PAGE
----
Martin Clark has been praised as "part John Grisham, part Hunter S.Thompson, and part sheer grit". Mason Hunt returns to his small Virginia hometown as the county's commonwealth attorney. Mason's brother Gates, who's currently serving a 20 year prison term, thinks Mason should have enough pull to set him free. And when Mason refuses, Gates hatches a plan to destroy his brother's life with a secret they both swore they'd take to the grave.
"Original, Engaging - Time and Money Well Spent"
Lisa and Joe Stone, married for 20 years and sole partners in their small law firm in Henry County, Virginia, handle less-than-glamorous cases: domestic disputes, personal injury settlements, or a plethora of complaints from their cantankerous client Lettie VanSandt. When she dies in a freakish incident, the Stones think it's within the realm of possibility that she was cooking meth in her trailer. But details soon emerge that lead them to question how accidental Lettie's demise actually was.
"Martin's best book so far!"
In this masterful debut, Martin Clark proves to be the heir apparent of great Southern raconteurs and the envy of more seasoned novelists as he takes us on a frantic tour of the modern South. Hung over, beaten by the unforgiving sun, bitter at his estranged wife, and dreading the day's docket of petty criminal cases, Judge Evers Wheeling is in need of something on the morning he's accosted by Ruth Esther English.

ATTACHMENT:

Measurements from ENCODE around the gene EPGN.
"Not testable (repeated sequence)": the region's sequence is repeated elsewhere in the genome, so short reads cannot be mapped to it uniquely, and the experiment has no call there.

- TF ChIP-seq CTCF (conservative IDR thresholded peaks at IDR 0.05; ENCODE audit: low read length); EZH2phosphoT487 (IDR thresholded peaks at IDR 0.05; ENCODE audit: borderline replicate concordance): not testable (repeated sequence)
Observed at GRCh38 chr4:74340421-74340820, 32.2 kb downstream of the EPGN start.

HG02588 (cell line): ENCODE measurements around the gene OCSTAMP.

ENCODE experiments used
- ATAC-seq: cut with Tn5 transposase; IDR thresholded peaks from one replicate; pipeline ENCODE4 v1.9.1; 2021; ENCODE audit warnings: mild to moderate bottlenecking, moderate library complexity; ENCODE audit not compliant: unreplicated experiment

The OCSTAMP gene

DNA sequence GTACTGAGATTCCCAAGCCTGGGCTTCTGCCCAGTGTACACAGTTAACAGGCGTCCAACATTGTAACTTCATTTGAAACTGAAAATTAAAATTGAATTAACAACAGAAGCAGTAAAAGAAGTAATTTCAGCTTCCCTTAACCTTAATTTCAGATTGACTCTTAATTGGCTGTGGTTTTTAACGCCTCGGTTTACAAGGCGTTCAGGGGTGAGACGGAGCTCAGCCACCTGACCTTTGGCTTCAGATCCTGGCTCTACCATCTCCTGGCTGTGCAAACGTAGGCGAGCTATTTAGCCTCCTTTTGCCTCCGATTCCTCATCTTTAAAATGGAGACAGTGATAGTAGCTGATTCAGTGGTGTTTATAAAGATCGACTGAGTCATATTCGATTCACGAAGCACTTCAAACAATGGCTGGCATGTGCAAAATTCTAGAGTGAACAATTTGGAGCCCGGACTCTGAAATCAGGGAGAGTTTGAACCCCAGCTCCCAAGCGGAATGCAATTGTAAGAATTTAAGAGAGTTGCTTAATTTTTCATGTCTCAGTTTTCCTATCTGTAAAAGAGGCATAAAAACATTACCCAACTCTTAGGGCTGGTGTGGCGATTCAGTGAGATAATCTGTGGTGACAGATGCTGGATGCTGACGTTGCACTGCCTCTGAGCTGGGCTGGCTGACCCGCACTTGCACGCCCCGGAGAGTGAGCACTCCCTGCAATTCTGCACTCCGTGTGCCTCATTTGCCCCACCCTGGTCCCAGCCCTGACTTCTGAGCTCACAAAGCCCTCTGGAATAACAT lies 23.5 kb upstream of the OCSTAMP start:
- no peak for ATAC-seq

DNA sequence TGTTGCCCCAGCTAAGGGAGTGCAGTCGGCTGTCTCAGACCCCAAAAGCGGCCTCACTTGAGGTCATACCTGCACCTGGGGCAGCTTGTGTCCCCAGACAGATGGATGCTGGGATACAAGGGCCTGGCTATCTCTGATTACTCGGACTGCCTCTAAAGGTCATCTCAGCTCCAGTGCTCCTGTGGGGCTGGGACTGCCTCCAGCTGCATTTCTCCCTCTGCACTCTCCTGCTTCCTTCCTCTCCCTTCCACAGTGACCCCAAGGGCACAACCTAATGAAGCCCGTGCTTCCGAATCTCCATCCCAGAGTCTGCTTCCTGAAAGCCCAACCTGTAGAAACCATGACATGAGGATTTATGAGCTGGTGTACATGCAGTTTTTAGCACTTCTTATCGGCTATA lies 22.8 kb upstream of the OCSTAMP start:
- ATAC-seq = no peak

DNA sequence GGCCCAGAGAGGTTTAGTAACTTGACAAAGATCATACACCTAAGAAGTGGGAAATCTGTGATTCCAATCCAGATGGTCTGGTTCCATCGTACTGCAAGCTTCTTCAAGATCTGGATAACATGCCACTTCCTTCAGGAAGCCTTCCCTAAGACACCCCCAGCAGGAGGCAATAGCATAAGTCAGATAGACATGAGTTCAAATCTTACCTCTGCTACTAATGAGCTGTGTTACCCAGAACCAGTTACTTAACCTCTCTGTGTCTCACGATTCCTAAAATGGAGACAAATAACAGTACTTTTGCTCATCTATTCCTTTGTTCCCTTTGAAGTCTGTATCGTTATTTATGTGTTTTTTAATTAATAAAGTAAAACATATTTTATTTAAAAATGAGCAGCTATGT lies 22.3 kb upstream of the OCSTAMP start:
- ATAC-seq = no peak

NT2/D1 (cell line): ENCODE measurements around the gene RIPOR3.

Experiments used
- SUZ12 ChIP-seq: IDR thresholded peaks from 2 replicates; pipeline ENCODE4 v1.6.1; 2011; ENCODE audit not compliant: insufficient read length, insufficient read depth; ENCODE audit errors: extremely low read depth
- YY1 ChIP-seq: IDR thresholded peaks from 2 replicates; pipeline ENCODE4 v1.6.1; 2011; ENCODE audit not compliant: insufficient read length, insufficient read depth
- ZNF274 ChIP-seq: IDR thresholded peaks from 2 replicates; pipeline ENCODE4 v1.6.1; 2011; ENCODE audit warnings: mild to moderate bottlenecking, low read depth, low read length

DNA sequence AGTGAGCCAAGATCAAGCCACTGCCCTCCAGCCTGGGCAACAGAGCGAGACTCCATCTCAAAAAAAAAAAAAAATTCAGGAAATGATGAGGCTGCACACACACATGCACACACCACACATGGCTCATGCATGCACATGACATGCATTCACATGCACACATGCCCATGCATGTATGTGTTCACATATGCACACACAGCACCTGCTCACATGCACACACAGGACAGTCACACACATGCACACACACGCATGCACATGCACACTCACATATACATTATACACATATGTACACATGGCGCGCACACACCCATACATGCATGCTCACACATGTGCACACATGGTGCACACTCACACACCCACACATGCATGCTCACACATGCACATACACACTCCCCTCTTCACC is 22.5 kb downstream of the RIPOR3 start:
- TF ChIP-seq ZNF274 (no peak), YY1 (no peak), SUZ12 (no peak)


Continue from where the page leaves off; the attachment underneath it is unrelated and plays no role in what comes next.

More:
"The central character is repulsive"
"Black Is Blue" by Victor L. Martin delves into the life of a corporate woman who falls in love with a thug and finds out just how easy it is to stray from the straight and narrow.
Eighteen and hungry, Wiz's only addiction to drugs is the money it makes. But Crystal changes all of that and shows him just how powerful a woman can be, in "The P is Free" by LaShonda Sidberry-Teague.
Plain Heathen Mischief ups the existential ante, as Joel King, a defrocked Baptist minister, finds life even more bedeviling once he's served six months for a career-ending crime he might not even have committed. Now his incommunicado wife wants a divorce, the teenage vixen of his disgrace is suing him for a cool $5 million, a fresh start in Montana offers no hope for ex-cons of any religious persuasion, and the refuge provided by his sister turns as nasty as his parole officer. Talk about a crisis of faith.